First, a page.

When the College of William and Mary notified students Tuesday, Sept. 11 that all residence halls must be empty by 5 p.m. the following day, members of Student Assembly began brainstorming what they could do to help. The result was an online form that students could fill out if they needed a ride or had extra space in their car.
According to Class of 2021 President Dave DeMarco ’21, he had the idea for the form almost as soon as the first TribeAlert message was sent that day.
“I was eating at Sadler at the time, and in realizing how myopic my evacuation plan was, I looked around the dining hall and quickly figured I was not alone,” DeMarco said in a written response. “With everyone frantically calling their family and grasping for last-minute rides, I knew it was our job as SA to create a support system to facilitate the evacuation and aid our poorly thought-out emergency plans. It is simply our job to serve.”
All classes were cancelled after 12:30 p.m. Sept. 11, and students were encouraged to prep their rooms and common spaces of their residence halls for evacuation. The TribeAlert message also contained a check list for students living in basement or first-floor rooms, including advice to clear windowsills and pick up extension cords that were on the floor.
After this alert, SA class presidents sent out the form on various social media platforms and through class Listservs. The form was also posted in the Facebook page “Swampy Memes for Twampy Teens.”
“All of the class presidents sent out emails to their class listservs asking people who needed rides to fill out a form and people who were able to give rides to fill out a form,” Class of 2019 President Sikander Zakriya ’19 said in a written response. “We also used Facebook groups such as TribeRides, our class groups, and Swampy Memes to publicize the forms so we could cover as many students as possible.”
Class of 2020 President Kelsey Vita ’20 said she thought the rideshare forms were effective, and that SA was able to act quickly with little preparation.
“Considering the short amount of time we had to put the system together, I think it was decently effective,” Vita said in a written response. “During the first set of forms, we had around one hundred students offer to give rides, and most people who requested a ride were matched. However, the rides back to campus form was not as great of a success, as we had less students offering to give rides and a lot of students requesting rides the morning of.”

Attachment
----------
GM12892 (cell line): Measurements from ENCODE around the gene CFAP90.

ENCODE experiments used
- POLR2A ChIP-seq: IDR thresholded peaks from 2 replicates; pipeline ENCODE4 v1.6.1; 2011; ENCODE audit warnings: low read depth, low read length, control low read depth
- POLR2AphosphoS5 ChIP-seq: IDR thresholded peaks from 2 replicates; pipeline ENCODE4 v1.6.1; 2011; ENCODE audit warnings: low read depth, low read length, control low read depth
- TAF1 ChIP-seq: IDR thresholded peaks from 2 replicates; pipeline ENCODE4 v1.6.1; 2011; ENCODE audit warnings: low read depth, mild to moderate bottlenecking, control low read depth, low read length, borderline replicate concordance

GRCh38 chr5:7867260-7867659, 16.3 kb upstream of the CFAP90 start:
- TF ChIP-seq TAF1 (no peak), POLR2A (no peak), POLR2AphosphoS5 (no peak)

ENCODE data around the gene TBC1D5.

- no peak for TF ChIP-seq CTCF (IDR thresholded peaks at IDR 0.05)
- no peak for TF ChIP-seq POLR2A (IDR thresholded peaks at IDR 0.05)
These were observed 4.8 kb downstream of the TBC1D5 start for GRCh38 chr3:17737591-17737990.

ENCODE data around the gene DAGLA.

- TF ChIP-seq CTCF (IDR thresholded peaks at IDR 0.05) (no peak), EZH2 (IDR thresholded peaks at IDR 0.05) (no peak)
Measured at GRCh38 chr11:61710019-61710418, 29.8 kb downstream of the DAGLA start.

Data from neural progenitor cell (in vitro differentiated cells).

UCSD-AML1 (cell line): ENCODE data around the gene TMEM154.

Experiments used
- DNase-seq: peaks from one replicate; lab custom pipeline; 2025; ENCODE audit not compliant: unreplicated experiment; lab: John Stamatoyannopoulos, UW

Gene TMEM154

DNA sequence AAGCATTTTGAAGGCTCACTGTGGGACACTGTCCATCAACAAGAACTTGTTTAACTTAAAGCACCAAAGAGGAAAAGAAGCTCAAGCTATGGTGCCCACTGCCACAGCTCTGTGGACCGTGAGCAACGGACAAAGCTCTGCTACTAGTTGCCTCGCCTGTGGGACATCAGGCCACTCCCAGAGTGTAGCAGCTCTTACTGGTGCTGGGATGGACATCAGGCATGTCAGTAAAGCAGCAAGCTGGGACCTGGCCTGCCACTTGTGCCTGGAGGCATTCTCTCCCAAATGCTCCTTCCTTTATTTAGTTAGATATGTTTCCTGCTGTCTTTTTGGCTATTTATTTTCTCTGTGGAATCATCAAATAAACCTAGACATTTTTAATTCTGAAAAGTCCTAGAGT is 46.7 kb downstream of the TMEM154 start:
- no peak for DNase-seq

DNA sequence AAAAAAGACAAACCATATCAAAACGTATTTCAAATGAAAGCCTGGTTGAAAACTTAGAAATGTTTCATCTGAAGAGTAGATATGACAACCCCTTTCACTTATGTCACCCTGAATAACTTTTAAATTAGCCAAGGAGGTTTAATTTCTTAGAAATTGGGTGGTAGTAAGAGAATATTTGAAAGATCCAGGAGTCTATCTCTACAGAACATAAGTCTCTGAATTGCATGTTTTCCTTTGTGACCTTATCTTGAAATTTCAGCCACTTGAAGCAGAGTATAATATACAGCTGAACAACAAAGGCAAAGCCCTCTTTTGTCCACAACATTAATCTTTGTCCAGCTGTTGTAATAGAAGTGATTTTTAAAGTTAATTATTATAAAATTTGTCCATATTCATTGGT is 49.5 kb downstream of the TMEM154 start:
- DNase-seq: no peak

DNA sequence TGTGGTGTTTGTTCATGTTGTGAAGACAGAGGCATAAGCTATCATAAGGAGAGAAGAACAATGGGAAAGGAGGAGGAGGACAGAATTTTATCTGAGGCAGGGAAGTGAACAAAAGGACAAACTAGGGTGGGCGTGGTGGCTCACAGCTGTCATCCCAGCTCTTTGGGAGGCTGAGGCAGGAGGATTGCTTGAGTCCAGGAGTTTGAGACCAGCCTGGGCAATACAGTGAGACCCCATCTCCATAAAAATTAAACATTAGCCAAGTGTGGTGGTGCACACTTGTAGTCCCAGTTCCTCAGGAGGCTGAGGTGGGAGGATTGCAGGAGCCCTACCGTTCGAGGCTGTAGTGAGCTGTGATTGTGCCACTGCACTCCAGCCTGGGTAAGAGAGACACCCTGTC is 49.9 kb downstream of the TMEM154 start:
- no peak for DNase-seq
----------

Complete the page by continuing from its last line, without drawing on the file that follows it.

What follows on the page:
Vita said that if SA chose to do something similar in the future, she would like to see SA implement a more defined time frame for the form to be open, so students would not be requesting rides the same day they needed them. She also said that she would like to see SA help students develop more concrete evacuation plans, especially for out-of-state students.
“There are always opportunities for creative improvements,” DeMarco said in a written statement. “Often, organizations like to throw money at issues to create solutions, but this is not always necessary. We have a tight-knit community here at [William and Mary], and sometimes all we need is a structure in place to tap into that community. I was gleefully horrified when the “Need Rides” form started getting responses. While we were now able to help these people, the forms’ abundant use indicated a large hole in our support/security system here at [William and Mary]. There is much more to do to be better prepared for disasters.”
Zakriya said he was proud of the work that SA did to help students, to supplement the College’s evacuation plan and to bring back to students to campus after the mandatory evacuation was over.
“I think SA stepped up in a big way to fill in a gap in the administration’s plan to evacuate and to bring back students to campus after the evacuation,” Zakriya said in a written response. “Unfortunately, SA had to gather the same information that the administration already had in the mandatory Emergency Evacuation Plans we all had to fill out. This took some unnecessary time and hassle but we were successful in the end in matching as many students as we could with rides. It seems to me the administration has some thinking to do when it comes to evaluating their evacuation plans for the future as a student led approach, while effective, cannot cover everyone and doesn’t have the same resources as the school could employ in ensuring students’ safety.”